Durham schools told to remain shut due to crumbling concrete.
More than 100 schools have been told not to re-open, or close, by the department of education. This is due to Reinforced autoclaved aerated concrete (RAAC) being used in construction between the 1950's and 1990's. It has been discovered that RAAC may suddenly collapse.
The roof of a primary school collapsed in Kent in 2018, due to RAAC.
Some school will now not open in time for the new acedmic year, and some students will be forced to return to online learning. Other schools will be moved to alternative sites.
The Northern Echo website is currently listing schools in the north east that are affected.
Some of the schools affected are:
Ferryhill School, Ferryhill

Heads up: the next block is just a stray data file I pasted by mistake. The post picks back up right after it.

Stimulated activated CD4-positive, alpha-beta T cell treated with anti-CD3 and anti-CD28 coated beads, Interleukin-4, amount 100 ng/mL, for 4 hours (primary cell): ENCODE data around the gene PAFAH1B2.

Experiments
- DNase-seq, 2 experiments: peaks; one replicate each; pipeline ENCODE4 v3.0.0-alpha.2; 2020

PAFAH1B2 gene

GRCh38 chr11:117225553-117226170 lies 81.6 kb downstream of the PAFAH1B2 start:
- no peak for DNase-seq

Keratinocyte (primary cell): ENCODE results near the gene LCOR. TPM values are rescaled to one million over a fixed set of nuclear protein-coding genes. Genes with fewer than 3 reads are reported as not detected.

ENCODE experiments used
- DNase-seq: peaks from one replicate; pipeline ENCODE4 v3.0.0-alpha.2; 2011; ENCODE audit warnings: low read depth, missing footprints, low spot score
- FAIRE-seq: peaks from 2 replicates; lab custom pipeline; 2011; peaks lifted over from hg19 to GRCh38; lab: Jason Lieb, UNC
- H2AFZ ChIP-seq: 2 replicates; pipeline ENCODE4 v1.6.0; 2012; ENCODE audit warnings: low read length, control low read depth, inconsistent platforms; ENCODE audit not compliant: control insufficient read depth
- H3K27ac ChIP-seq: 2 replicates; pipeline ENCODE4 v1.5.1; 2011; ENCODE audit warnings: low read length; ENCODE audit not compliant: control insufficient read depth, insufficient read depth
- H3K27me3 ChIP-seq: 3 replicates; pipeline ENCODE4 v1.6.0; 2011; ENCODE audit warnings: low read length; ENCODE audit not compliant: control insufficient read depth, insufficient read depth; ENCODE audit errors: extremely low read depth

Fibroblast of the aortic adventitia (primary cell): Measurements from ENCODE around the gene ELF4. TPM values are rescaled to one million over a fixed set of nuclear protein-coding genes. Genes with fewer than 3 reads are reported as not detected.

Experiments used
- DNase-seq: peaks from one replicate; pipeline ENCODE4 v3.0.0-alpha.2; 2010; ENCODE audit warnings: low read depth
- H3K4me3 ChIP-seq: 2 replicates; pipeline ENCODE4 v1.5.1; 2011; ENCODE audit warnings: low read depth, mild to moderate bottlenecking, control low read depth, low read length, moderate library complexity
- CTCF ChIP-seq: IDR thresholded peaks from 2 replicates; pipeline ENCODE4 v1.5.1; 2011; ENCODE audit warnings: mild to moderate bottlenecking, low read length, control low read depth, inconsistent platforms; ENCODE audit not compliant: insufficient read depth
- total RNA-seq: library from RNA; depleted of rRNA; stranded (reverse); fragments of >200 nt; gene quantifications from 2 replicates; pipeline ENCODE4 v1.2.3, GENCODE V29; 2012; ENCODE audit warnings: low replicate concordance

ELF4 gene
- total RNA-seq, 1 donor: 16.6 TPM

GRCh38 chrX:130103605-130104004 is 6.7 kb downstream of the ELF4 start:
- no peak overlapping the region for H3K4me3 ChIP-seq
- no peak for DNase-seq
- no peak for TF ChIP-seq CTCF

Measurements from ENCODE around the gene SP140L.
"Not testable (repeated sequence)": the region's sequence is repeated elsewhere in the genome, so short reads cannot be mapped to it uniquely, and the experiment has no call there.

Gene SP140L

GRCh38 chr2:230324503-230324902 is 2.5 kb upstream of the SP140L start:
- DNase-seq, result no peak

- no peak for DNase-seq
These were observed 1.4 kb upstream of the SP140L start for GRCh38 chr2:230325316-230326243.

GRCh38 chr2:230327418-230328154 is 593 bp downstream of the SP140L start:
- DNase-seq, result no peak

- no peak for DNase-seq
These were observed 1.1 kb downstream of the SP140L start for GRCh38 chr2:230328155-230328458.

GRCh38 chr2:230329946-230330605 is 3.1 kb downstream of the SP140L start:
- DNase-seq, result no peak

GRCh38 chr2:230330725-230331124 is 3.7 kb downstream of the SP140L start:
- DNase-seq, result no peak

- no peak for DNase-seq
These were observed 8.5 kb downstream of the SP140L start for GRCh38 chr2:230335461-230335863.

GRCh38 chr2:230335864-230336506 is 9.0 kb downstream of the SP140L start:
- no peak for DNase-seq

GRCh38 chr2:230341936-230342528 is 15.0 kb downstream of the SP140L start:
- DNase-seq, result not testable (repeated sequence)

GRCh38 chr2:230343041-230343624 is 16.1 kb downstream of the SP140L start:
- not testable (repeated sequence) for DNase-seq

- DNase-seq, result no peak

Ferryhill School in County Durham confirmed in a letter to parents that two of its buildings are affected by the dangerous RAAC.
The school will be closed to all students for another week until Monday, September 11 when it will welcome new Year 7 starters. Other students will be forced to return to pandemic-style online lessons.
St Leonard’s Catholic School, Durham
St Leonard’s was contacted by the Department for Education on Thursday confirming it had RAAC in its buildings. Part of the school will have to close.
Durham MP Mary Kelly Foy branded the situation “shambolic” as she said the school had been left without time to arrange alternative sites to ensure learning was not disrupted.
Other school affected include St Theresa Primary School Darlington, St James Primary Catholic School in Hebburn, Carmel College Darlington, Byon Sixth Form Peterlee, St John Bosco Catholic Primary School Sunderland.